• Doom 3, Quake, and Metroid Prime (violent-fantasy)
  • Pro Evolution Soccer, The Sims 2, and Tony Hawk's Underground (nonviolent-realistic)
  • Mario Kart, Mario Sunshine, and Final Fantasy (nonviolent-fantasy)

With the possible exception of Final Fantasy, the above groupings appear reasonable. At the very least, the fact that they were organized based on feedback from adolescent males lends some added credibility to the article.

In the future, I hope to see more research that examines the connection between perceived realism and levels of immersion. Although not the focus of this particular study, the finding that perceived realism does not necessarily influence a player's feeling of immersion has important implications for how game developers approach their work.

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Personally, I have long

Personally, I have long deferred to Scott McCloud's expertise on the matter. Understand Comics pretty much made the case, for me anyway, about the degree to which realism is required for immersive storytelling. The fundamental points were so solid, I had very little trouble translating his theories to immersion in videogames.

My opinion on the study

I've read the article a few months ago and wrote my opinion in my blog. I should point out that realism and immersion did have moderator effect on identifying violent characters. So more real and immersive characters would have a stronger effect.

However, I agree that the authors did not looked further into realism and immersiveness which raised my doubts because they asked 4 questions about it.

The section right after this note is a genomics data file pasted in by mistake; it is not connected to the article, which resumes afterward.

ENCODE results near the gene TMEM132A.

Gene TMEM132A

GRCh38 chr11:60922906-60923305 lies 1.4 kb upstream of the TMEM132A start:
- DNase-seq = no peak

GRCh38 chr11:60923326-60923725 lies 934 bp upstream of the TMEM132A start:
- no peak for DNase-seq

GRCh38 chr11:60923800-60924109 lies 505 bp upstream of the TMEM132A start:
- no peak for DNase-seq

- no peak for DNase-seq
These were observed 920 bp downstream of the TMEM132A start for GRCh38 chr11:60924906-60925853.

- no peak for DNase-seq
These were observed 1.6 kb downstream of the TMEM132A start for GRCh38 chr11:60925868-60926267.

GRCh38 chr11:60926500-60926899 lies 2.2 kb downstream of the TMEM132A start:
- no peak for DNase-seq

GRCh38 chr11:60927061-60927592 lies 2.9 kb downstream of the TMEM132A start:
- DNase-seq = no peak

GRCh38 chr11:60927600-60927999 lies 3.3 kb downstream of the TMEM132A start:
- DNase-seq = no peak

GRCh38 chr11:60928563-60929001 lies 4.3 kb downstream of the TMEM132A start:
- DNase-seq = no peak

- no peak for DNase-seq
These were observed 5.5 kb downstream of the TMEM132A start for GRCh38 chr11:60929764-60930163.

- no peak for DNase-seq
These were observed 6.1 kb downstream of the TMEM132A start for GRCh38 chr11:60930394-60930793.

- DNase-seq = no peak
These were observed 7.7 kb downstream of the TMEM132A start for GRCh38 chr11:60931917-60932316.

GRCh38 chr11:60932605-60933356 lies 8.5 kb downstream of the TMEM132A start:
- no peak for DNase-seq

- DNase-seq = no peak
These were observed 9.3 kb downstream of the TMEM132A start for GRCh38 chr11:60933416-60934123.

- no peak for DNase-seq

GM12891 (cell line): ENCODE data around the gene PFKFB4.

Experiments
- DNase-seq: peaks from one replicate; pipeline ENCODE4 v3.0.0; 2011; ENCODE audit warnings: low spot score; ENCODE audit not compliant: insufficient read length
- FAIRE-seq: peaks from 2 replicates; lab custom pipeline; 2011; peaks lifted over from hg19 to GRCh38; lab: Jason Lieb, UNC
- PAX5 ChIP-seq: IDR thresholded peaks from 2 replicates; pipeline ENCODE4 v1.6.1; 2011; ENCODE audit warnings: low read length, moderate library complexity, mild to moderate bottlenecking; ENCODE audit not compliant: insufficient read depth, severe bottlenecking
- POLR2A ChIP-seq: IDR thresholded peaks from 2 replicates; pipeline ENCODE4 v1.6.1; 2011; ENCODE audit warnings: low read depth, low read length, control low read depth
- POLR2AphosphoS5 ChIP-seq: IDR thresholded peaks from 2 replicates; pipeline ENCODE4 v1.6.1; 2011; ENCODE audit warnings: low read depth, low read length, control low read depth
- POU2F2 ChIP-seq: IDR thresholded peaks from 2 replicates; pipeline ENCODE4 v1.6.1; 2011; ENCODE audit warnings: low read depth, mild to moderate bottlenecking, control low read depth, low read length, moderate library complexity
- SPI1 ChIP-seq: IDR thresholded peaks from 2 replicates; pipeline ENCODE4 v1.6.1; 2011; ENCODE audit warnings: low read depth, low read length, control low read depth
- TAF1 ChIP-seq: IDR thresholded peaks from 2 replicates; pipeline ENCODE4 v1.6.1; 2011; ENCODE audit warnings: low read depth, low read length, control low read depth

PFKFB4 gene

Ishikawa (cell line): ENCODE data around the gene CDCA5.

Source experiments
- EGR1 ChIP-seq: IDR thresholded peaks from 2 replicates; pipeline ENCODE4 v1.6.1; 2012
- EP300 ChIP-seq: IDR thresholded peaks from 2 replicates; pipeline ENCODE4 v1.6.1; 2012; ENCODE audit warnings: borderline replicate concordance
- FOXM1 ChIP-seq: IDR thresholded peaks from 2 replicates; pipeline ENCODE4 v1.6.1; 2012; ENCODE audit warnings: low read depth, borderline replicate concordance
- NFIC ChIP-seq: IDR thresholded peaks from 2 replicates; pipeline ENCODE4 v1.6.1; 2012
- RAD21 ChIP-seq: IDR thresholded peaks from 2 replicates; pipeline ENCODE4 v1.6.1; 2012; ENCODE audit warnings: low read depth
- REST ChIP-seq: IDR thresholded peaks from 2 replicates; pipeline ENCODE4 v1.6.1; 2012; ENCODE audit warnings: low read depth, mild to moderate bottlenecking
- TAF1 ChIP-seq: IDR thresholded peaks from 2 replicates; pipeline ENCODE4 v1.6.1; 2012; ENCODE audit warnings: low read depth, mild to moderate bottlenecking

On the noise blast task, that task was performed in previous studies because I think there is the need for standardization and ethical issues. I think they addressed your concerns in another paper, but I don't remember which one was it.

Adam, thanks for the tip. I

Adam, thanks for the tip. I hadn't heard of that book, but I'd be very curious to read those sections pertaining to immersiveness. I would imagine it has areas of overlap as well as areas of divergence with the videogame medium. I've often suspected that the so-called immersiveness of games is more a function of player interaction than realism. That being said, I haven't done a significant amount of reading on the subject.

Janarius, I agree that the researchers would need to create a more robust study to corroborate their findings on realism and immersiveness. It was not a central focus of the study, and more thinking should go into determing what immersiveness really is and how it should be defined. Regarding the noise blast task, you're right to mention ethics. This sort of research is necessarily limited by the need to meet ethical standards. However, I think there are better options out there. For instance, the researchers could observe the boys in various real world settings. Alternatively, they could give questionnaires to parents, teachers, or other individuals more familiar with the boys' everyday behavior.

Again, thanks for the feedback. This is fascinating research that certainly warrants discussion.

I really, really doubt your

I really, really doubt your idea of adolescents not understanding about permanent effects. I assume that by "young adolescent" you meant age range 9-11. At that age, I recall, I definitely understood this idea and much more. Do you know where you got the results from? Not all scientific studies are accurate, and I would like to look at the way they got to that (false) conclusion.